• I keep hate-reading plague literature from the medieval era, but as depressed as it makes me there is always one historical tidbit that makes me feel a little bittersweet and I like to revisit it. That's the story of
the village of Eyam.
Eyam today is a teeny tiny town of less than a thousand people. It has barely grown since
1665 when its population was around 800.
Where the story starts with Eyam is that
in August 1665 the village tailor and his assistant discovered that a bolt of cloth that they had bought from London was infested with rat fleas. A few days later on September the tailor's assistant George Viccars died from plague.
Back then people didn't fully understand how disease spread, but they knew ina basic sense that it did spread and that the spread had something to do with the movement of people.
So two religios leaders in the town, Thomas
Stanley and William Mompesson, got together and came up with a plan. They would put the entire village of Eyam under quarantine. And they did. For over a year nobody went in and nobody went out.
They put up signs on the edge of town as warning and left money in vinegar filled basins that people from out of town would leave food and supplies by.
Over the 14 months that Eyam was in quarantine 260 out of the 800 residents died of plague. The death toll was high, the cost was great.
However, they did successfully prevent the disease from spreading to the nearby town of Sheffield, even then a much bigger town, and likely saved the lives of thousands of people in the north of England through their sacrifice.
So I really like this story, because it's a sad story, because it's also a beautiful story.
Instead of fleeing everyone in this one place agreed that they would stay, and they saved thousands of people. They stayed just to save others and I guess it's one of those good stories about how people have always been people, for better or worse.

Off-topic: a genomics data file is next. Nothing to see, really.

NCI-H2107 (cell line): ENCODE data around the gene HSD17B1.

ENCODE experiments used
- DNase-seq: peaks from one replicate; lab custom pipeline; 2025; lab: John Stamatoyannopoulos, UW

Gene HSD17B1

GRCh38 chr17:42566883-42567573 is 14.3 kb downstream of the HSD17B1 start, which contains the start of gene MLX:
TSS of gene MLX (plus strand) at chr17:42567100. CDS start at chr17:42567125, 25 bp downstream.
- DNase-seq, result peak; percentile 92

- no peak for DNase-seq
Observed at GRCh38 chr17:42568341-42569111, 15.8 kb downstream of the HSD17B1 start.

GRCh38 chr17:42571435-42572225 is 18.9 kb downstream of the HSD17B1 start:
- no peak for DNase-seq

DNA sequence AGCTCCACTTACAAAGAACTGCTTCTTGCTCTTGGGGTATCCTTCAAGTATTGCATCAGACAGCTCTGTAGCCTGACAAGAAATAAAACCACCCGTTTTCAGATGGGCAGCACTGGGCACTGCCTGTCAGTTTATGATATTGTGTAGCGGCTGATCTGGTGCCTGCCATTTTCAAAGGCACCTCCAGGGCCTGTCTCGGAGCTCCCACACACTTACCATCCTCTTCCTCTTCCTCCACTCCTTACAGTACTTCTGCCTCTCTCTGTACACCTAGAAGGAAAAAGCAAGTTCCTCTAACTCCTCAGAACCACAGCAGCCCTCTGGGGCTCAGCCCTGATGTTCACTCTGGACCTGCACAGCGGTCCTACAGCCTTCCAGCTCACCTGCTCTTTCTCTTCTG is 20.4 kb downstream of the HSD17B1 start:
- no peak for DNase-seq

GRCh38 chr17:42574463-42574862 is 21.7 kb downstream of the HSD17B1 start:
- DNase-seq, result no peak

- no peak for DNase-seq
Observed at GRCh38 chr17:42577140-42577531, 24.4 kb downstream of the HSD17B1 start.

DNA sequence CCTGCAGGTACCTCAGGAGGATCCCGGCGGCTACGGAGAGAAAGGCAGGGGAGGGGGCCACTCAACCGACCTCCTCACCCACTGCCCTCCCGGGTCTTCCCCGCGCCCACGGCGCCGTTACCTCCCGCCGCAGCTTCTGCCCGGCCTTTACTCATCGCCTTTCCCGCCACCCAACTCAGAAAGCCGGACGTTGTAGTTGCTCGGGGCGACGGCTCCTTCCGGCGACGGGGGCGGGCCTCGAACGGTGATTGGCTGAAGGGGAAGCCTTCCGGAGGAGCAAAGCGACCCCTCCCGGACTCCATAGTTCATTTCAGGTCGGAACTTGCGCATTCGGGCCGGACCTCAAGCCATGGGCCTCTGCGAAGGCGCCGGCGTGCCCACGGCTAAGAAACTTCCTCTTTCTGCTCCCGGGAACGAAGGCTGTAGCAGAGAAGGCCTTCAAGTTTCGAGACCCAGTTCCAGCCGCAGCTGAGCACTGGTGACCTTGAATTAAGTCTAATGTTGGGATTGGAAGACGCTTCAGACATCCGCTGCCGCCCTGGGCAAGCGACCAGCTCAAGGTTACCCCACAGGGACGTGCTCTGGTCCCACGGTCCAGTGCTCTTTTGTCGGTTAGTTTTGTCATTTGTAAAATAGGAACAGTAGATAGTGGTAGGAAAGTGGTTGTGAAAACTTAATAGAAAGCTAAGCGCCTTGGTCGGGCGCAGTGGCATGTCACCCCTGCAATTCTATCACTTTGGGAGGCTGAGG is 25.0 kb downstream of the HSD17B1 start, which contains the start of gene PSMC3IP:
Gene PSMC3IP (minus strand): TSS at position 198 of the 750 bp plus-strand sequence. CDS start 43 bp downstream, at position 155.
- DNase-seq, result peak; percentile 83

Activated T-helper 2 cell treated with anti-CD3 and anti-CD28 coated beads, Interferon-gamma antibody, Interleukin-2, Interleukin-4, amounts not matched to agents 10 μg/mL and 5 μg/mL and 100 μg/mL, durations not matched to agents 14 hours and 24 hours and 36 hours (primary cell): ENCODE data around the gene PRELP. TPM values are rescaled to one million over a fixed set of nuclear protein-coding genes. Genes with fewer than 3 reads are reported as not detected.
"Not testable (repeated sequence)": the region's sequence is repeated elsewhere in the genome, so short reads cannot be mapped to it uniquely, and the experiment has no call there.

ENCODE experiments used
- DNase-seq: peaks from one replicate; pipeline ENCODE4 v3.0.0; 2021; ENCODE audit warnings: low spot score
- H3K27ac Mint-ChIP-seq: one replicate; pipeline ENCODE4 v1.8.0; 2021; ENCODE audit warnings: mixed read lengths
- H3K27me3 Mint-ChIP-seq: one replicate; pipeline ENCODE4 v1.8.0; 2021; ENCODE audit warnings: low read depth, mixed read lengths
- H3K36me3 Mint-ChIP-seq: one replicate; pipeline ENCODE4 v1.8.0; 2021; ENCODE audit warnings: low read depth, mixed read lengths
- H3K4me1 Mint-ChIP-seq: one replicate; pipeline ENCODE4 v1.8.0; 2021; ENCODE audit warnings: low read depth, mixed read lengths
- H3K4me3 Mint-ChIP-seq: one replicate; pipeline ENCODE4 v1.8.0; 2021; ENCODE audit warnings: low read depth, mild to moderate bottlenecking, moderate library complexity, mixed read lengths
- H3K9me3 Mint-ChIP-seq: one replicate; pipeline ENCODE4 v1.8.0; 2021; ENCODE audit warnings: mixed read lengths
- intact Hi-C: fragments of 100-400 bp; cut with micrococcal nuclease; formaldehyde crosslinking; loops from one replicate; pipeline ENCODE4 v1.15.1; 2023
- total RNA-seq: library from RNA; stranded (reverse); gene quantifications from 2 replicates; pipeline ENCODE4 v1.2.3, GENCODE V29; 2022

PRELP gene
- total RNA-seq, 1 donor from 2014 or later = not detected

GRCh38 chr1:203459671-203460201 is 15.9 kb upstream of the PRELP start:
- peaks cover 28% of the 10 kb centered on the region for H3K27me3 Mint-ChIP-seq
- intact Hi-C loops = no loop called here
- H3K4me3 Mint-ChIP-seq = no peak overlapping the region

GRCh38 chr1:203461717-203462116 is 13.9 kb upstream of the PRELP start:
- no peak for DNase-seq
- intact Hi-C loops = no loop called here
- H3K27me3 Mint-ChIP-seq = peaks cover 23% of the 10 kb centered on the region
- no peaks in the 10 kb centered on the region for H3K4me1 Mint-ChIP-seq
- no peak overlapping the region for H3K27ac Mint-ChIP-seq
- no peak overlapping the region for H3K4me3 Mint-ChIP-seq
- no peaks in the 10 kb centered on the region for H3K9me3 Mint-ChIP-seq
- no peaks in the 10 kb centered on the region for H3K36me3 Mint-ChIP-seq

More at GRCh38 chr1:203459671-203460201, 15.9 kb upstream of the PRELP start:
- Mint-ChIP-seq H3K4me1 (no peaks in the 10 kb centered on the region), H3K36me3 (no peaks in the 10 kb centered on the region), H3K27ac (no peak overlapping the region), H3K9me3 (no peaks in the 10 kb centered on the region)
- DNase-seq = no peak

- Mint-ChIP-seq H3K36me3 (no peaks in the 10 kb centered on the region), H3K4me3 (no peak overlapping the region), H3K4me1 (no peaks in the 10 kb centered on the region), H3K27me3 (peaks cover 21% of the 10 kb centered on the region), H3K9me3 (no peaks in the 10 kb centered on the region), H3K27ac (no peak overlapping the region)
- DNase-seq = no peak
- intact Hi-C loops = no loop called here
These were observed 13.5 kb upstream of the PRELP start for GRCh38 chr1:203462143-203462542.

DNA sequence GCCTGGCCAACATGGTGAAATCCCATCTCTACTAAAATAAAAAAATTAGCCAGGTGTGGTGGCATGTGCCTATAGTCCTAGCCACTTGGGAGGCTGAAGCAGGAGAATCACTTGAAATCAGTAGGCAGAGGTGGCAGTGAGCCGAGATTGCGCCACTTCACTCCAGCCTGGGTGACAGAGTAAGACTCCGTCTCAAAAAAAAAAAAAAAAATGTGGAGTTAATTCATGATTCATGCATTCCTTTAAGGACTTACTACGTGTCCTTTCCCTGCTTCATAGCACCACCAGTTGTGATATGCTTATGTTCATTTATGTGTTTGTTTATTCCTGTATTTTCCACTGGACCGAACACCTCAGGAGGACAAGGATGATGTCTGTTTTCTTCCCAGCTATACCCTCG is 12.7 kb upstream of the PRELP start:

It gets better.
Here's the thing. One third of the residents of Eyam died during their quarantine, but the
Black Plague was known to have a NINETY PERCENT death rate. As high as the toll was, it wasn't as high as it should have been. And a few hundred years later, some historians and doctors got to wondering why.
Fortunately, Eyam is one of those wonderful places that really hasn't changed much
in hundreds of years. Researchers, going
to visit, found that many of the current residents were direct descendants of
the plague survivors from the 1600s. By doing genetic testing, they learned that
a high number of Eyam residents carried
a gene that made them immune to the plague. And still do.
And it gets even better than that, because the gene that blocks the Black Plague?
Also turns out to block AIDS, and was instrumental in helping to find effective medication for people who have HIV and
AIDS in the 21st century.
Here is a lovely, well-produced documentary
about Eyam and its disease resistance. It's a little under an hour. Trigger warning for
general disease and epidemic-type stuff, but also, maybe it will help you have some hope in these alarmly uncertain times.
28,367 notes >od
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